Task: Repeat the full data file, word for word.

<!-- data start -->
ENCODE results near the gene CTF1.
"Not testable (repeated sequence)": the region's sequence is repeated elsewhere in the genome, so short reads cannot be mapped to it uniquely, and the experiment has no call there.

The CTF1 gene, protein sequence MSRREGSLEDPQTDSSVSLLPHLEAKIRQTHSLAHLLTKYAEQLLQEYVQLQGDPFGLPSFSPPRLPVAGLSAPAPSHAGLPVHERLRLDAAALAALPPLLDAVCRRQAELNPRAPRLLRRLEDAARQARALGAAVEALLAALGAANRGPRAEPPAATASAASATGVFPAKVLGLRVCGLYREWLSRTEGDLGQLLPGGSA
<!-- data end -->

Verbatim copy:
ENCODE results near the gene CTF1.
"Not testable (repeated sequence)": the region's sequence is repeated elsewhere in the genome, so short reads cannot be mapped to it uniquely, and the experiment has no call there.

The CTF1 gene, protein sequence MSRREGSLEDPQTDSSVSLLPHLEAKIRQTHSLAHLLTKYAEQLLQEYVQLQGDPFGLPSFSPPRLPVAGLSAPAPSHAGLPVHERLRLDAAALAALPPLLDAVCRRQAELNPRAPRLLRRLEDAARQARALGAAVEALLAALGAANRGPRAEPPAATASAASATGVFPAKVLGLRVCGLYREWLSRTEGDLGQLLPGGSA